Introduction: Individuals with substance use disorders (SUDs) and mental health disorders (MHDs) have greater prevalence of smoking and suffer greater tobacco-related morbidity and mortality. Varenicline is the latest FDA-approved smoking-cessation agent and few studies have investigated the use of varenicline in this difficult-to-treat population.
Aims: This study examines the smoking cessation outcomes and tolerability of varenicline when used to help quit smoking in 16 patients enroled in both psychiatric and substance abuse programme.
Methods: A retrospective chart review was conducted on 16 patient charts. Patient demographics, psychiatric disorder diagnoses, substance use history, dosing, side effects, number of cigarettes used pre/post varenicline use and the number of complete smoking cessation outcomes were tabulated.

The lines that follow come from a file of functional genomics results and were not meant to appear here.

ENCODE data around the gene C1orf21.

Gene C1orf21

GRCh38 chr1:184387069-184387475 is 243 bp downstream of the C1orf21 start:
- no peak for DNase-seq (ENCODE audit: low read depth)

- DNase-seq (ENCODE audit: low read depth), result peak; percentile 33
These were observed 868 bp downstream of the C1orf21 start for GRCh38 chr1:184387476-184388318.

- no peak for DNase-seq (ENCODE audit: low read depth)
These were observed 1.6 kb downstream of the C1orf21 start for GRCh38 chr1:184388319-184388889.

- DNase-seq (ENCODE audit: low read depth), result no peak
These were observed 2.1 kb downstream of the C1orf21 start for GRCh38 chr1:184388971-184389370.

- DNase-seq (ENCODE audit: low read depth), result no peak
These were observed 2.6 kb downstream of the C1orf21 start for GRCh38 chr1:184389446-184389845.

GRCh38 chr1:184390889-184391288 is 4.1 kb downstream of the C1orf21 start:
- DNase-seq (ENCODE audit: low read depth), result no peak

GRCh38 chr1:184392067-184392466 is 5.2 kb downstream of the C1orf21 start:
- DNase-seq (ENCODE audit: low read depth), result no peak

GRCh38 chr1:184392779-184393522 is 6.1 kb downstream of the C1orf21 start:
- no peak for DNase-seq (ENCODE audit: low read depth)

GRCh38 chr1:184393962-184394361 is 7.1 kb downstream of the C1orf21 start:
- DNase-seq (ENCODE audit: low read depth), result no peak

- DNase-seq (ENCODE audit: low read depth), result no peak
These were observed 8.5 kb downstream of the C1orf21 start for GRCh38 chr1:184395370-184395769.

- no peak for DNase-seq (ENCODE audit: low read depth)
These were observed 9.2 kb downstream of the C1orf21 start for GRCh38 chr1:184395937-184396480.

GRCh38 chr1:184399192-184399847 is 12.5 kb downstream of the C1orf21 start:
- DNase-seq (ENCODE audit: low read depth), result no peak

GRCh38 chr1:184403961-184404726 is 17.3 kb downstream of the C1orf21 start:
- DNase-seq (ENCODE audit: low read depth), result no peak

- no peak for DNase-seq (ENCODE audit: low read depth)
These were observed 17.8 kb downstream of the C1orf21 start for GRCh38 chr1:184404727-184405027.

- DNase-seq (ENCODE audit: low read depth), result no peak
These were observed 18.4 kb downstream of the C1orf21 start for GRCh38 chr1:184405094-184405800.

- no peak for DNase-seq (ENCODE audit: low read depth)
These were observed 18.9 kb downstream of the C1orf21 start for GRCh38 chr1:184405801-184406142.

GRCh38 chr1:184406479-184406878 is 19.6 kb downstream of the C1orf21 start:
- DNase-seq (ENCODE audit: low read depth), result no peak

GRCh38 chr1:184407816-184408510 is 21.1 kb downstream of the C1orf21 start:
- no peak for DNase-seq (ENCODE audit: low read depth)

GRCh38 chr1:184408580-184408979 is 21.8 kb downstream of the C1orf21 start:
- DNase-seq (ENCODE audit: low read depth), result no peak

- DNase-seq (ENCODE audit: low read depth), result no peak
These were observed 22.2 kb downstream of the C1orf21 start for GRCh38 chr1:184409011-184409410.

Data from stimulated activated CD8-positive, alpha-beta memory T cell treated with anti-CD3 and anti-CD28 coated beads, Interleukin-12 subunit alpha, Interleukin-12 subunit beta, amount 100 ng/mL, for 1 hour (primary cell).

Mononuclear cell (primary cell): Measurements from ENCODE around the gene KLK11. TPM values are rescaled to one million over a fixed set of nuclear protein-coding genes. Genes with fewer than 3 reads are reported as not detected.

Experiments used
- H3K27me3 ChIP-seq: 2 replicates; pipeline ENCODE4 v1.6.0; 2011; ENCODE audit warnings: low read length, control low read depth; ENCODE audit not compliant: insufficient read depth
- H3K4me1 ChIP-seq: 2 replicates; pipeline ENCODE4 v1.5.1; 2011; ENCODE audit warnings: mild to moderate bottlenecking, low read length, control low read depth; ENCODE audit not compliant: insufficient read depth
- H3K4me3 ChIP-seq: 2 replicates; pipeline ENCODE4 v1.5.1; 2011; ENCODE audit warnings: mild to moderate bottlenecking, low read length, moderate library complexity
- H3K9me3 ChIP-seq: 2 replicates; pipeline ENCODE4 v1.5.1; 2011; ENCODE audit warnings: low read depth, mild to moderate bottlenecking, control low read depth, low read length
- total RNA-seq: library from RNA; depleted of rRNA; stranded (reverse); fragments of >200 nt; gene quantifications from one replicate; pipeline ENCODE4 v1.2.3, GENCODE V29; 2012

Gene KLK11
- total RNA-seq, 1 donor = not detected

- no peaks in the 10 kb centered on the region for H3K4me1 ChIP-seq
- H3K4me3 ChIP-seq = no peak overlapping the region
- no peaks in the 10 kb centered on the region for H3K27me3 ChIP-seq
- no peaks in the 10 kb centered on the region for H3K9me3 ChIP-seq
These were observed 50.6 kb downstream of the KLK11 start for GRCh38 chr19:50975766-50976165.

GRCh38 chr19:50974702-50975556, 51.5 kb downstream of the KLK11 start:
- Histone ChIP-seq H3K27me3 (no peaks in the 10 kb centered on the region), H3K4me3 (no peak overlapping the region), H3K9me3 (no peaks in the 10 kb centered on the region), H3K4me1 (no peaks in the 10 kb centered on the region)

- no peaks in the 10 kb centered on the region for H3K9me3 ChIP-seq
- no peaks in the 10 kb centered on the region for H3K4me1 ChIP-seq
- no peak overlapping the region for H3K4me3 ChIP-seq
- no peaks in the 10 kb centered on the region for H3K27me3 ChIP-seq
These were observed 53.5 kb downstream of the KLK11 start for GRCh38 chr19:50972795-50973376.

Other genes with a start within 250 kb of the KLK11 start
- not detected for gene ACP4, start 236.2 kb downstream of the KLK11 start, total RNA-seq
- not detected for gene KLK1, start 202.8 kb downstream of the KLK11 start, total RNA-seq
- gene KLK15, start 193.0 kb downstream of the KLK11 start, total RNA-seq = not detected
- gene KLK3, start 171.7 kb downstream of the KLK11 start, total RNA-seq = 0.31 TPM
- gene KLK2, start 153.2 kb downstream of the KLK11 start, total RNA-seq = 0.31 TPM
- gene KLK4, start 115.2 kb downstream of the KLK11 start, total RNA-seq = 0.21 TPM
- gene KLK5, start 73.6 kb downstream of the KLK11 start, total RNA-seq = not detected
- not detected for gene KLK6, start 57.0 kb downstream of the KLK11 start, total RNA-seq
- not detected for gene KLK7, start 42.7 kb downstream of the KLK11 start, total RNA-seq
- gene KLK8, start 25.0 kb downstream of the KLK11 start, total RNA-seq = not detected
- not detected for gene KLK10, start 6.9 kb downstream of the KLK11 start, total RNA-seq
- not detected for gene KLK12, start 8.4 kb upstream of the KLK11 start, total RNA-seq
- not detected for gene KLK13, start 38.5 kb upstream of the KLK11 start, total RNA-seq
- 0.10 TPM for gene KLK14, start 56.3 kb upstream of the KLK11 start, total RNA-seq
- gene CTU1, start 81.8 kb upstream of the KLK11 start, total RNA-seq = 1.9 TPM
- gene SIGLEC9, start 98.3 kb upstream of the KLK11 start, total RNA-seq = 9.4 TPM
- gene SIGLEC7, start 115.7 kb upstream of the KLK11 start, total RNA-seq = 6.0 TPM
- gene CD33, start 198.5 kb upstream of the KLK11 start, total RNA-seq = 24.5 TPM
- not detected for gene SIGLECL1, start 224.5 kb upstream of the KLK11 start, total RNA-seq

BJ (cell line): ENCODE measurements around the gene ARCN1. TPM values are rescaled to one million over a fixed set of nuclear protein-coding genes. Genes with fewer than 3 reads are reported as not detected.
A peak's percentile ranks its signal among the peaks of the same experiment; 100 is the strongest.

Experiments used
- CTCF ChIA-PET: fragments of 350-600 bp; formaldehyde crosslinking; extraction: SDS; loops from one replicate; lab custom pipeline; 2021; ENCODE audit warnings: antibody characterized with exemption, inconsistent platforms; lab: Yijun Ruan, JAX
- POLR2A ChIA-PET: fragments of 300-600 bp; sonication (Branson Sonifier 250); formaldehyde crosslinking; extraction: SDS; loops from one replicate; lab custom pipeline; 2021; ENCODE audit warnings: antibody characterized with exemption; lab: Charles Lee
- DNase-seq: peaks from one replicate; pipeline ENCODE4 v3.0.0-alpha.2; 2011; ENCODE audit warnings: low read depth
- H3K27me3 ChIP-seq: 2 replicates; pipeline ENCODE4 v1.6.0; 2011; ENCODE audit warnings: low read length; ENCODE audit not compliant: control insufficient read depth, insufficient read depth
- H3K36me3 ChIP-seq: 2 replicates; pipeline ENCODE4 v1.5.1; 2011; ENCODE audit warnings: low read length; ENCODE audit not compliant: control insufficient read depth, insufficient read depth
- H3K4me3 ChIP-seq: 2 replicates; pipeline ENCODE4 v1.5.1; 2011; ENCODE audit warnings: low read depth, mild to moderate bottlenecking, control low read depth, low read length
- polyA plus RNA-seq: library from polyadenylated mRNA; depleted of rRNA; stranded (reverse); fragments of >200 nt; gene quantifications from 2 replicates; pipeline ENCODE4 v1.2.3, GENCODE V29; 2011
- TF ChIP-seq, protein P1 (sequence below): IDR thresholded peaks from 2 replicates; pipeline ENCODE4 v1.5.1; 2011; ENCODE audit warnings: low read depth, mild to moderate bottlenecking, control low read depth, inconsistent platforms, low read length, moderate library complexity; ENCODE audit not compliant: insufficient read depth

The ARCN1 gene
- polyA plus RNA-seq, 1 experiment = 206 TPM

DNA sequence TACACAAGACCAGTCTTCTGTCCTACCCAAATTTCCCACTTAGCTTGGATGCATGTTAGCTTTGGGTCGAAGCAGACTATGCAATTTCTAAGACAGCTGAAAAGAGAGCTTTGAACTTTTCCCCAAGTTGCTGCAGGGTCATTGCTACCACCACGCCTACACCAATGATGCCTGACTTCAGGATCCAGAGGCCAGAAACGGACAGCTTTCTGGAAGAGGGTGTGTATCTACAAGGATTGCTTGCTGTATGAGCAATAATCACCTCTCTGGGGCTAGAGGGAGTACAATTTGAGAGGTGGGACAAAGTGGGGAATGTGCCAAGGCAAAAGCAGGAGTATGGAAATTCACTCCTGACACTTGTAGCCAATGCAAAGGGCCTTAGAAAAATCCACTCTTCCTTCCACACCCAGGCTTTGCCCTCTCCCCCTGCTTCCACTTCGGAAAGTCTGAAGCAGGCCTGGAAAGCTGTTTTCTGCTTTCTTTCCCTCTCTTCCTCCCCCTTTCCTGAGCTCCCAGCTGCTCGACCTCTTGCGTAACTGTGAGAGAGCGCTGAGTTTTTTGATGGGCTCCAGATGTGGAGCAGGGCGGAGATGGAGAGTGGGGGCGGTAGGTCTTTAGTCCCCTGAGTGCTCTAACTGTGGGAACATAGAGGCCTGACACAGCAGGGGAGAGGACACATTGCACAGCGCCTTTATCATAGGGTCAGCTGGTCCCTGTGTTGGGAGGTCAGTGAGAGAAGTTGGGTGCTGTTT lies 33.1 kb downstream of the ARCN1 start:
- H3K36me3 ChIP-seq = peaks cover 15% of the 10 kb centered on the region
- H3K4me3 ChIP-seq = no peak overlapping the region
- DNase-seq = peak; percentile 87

Results: After varenicline intervention, 25% of those who completed treatment completely quit smoking. Thirty-one per cent were able to substantially cut back the amount that they smoked to one cigarette per day. The average reduction in cigarettes was 16 per day (64%), and all but one patient tolerated varenicline.
Conclusions: The authors observed reasonable clinical benefit when varenicline was used to help quit smoking in patients with comorbid SUDs and MHDs. Better-controlled future studies with larger sample sizes will help further determine clinical utility of varenicline in this difficult-to-treat nicotine-dependent population.